- Are homophobes secretly gay? (bazaardaily.com)
- Homophobes: Externalizing an Internal Conflict (slog.thestranger.com)
- Homophobia linked to lack of awareness of one’s sexual orientation and authoritarian parenting, study shows (medicalxpress.com)
- Is some homophobia self-phobia? (eurekalert.org)
- [VIDEO] Anti-Gay, Homophobic Rant at High School Assembly (practikel.com)
- Right Gay Rights (gromesoapbox.com)
Los Angeles Times - In a potential breakthrough in cancer research, scientists at the University of Pennsylvania have genetically engineered patients’ T cells — a type of white blood cell — to attack cancer cells in advanced cases of a common type of leukemia.
Two of the three patients who received doses of the designer T cells in a clinical trial have remained cancer-free for more than a year, the researchers said.
Experts not connected with the trial said the feat was important because it suggested that T cells could be tweaked to kill a range of cancers, including ones of the blood, breast and colon.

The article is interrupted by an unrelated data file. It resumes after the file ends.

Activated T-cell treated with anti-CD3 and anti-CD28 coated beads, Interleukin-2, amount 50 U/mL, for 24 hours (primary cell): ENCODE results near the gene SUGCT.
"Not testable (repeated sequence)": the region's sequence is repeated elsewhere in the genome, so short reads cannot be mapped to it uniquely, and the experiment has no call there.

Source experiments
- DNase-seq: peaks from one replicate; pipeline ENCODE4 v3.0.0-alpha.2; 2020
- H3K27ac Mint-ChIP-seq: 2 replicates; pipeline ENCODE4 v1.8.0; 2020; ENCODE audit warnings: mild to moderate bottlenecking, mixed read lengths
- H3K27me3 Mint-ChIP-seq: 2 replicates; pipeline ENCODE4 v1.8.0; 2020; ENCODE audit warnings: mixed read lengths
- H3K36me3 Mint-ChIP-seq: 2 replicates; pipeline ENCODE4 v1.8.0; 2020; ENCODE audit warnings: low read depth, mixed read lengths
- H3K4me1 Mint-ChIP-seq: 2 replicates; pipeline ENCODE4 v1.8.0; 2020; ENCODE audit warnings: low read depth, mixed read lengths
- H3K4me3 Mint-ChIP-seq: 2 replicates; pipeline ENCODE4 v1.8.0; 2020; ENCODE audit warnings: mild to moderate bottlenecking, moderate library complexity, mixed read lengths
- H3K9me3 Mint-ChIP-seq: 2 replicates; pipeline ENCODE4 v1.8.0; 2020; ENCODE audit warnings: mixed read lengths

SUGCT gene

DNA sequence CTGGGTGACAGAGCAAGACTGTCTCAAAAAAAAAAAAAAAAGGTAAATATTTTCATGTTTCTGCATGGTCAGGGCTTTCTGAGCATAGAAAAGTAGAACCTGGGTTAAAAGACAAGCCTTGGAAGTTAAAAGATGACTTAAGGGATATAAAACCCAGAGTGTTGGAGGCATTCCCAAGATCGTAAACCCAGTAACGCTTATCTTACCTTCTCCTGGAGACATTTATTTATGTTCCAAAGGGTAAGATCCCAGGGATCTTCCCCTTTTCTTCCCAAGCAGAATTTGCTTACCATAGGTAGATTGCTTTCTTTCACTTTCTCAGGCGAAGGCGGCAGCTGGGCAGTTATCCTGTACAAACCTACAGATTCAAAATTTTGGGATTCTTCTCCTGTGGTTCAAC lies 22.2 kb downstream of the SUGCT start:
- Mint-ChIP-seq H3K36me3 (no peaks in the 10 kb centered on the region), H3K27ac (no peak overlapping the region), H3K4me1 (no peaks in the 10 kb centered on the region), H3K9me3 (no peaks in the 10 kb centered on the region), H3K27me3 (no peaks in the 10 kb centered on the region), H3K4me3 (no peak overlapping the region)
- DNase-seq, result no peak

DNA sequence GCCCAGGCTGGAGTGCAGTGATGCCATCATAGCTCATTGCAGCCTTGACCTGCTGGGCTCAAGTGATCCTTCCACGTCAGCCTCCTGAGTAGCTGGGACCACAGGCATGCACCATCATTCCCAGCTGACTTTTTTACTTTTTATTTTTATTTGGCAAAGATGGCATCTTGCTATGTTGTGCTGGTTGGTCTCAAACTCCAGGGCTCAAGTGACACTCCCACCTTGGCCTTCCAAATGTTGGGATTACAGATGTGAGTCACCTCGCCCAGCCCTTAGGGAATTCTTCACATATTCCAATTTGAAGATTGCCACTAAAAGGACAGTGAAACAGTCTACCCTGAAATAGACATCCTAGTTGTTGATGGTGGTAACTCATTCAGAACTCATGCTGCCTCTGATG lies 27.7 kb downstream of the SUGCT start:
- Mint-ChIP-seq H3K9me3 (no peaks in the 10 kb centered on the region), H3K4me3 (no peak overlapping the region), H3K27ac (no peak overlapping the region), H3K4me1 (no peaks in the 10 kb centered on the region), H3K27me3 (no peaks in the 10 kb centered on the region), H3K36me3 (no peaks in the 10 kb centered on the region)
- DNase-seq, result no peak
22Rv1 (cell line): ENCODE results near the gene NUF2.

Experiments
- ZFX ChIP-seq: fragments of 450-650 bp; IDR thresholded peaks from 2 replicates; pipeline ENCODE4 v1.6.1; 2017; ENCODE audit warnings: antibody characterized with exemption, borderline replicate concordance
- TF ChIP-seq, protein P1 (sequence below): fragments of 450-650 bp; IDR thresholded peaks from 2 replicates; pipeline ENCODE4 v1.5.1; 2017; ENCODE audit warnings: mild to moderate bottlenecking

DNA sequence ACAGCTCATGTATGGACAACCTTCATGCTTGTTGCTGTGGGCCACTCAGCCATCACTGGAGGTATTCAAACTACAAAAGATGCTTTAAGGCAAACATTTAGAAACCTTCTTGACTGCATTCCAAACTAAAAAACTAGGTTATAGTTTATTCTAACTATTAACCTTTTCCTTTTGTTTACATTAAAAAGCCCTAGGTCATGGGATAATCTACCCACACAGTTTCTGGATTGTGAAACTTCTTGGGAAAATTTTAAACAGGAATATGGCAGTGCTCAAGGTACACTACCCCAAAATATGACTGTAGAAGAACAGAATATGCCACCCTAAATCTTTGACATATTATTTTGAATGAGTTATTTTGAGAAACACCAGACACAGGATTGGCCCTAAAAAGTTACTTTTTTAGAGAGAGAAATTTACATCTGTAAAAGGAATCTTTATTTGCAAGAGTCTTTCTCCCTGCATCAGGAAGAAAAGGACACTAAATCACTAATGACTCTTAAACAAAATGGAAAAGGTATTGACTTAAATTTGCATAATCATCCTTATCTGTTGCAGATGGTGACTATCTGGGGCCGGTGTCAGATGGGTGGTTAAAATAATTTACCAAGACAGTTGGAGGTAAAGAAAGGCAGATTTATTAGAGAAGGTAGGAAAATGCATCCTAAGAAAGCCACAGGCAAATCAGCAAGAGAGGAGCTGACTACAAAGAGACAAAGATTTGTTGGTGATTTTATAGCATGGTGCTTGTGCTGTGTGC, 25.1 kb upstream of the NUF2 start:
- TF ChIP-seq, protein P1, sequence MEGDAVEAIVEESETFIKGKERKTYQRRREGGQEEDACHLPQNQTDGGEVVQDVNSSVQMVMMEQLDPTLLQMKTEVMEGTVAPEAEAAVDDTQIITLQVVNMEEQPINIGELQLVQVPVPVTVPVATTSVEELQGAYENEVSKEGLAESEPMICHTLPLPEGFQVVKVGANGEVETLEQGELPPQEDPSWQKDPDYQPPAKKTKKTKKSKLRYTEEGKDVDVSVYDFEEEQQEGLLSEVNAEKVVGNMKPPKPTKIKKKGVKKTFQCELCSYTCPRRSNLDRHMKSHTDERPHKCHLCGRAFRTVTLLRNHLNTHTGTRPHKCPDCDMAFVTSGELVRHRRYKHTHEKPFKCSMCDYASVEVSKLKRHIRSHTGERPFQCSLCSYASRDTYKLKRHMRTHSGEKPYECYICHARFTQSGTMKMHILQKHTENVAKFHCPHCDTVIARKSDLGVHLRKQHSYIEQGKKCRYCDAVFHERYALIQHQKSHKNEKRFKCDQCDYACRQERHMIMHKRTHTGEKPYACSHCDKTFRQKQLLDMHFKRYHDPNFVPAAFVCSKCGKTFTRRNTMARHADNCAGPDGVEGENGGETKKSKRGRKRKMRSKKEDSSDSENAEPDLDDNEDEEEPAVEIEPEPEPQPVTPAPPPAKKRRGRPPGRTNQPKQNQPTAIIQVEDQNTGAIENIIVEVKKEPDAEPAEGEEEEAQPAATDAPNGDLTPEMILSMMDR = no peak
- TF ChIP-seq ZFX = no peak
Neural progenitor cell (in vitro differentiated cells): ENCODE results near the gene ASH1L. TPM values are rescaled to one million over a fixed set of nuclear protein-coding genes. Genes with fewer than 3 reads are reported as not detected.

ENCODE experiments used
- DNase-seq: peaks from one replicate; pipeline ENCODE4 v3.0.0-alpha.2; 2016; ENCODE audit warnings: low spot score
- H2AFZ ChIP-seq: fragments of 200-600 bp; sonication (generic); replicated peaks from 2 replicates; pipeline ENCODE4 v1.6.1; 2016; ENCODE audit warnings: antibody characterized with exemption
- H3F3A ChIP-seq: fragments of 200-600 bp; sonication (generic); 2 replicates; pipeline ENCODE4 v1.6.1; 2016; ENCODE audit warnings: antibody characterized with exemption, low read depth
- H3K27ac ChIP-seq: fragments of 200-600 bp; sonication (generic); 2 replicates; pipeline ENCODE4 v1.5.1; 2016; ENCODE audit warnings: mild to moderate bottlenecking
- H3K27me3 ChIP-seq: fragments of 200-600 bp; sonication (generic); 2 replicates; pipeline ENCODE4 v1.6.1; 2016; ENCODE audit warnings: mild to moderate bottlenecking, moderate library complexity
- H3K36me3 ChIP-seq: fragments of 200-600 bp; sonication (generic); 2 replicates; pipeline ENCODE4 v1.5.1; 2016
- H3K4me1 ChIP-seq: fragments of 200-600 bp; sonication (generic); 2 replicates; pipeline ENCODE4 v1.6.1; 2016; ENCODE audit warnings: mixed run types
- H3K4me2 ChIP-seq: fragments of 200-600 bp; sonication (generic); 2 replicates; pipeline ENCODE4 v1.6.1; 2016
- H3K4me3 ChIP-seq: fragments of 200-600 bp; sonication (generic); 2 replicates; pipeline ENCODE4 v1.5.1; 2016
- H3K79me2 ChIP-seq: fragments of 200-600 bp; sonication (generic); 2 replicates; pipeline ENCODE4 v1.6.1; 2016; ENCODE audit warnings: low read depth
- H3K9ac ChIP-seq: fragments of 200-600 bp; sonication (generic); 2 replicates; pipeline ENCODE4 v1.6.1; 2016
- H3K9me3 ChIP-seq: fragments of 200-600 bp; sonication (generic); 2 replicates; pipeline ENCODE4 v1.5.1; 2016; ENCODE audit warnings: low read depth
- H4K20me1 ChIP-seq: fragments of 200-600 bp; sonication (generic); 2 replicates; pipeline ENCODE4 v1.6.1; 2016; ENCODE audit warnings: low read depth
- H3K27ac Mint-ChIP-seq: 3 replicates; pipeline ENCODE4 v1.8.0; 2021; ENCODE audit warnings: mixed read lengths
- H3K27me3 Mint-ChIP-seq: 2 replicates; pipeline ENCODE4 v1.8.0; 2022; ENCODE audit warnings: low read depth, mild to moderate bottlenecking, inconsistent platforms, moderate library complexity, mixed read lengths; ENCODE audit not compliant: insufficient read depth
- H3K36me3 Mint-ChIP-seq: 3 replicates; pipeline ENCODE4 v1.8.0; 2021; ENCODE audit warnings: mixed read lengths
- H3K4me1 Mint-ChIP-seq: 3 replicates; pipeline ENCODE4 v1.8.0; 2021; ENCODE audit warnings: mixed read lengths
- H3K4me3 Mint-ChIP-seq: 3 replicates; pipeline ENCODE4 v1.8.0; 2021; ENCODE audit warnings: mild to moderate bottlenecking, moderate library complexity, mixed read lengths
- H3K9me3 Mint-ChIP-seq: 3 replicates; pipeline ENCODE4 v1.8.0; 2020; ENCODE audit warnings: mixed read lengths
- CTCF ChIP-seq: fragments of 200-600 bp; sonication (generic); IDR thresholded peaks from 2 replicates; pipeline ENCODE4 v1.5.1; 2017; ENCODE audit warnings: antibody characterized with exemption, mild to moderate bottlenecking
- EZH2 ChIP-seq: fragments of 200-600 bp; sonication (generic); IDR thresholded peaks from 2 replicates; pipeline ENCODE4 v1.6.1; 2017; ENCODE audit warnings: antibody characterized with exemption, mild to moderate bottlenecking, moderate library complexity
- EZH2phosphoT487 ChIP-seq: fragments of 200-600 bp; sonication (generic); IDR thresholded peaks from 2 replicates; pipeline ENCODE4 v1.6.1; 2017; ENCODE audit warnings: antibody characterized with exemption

“This is a huge accomplishment — huge,” said Dr. Lee M. Nadler, dean for clinical and translational research at Harvard Medical School, who discovered the molecule on cancer cells that the Pennsylvania team’s engineered T cells target.
Findings of the trial were reported Wednesday in two journals.
To build the cancer-attacking cells, the researchers modified a virus to carry instructions for making a molecule that binds with leukemia cells and directs T cells to kill them. Then they drew blood from three patients who suffered from chronic lymphocytic leukemia and infected their T cells with the virus.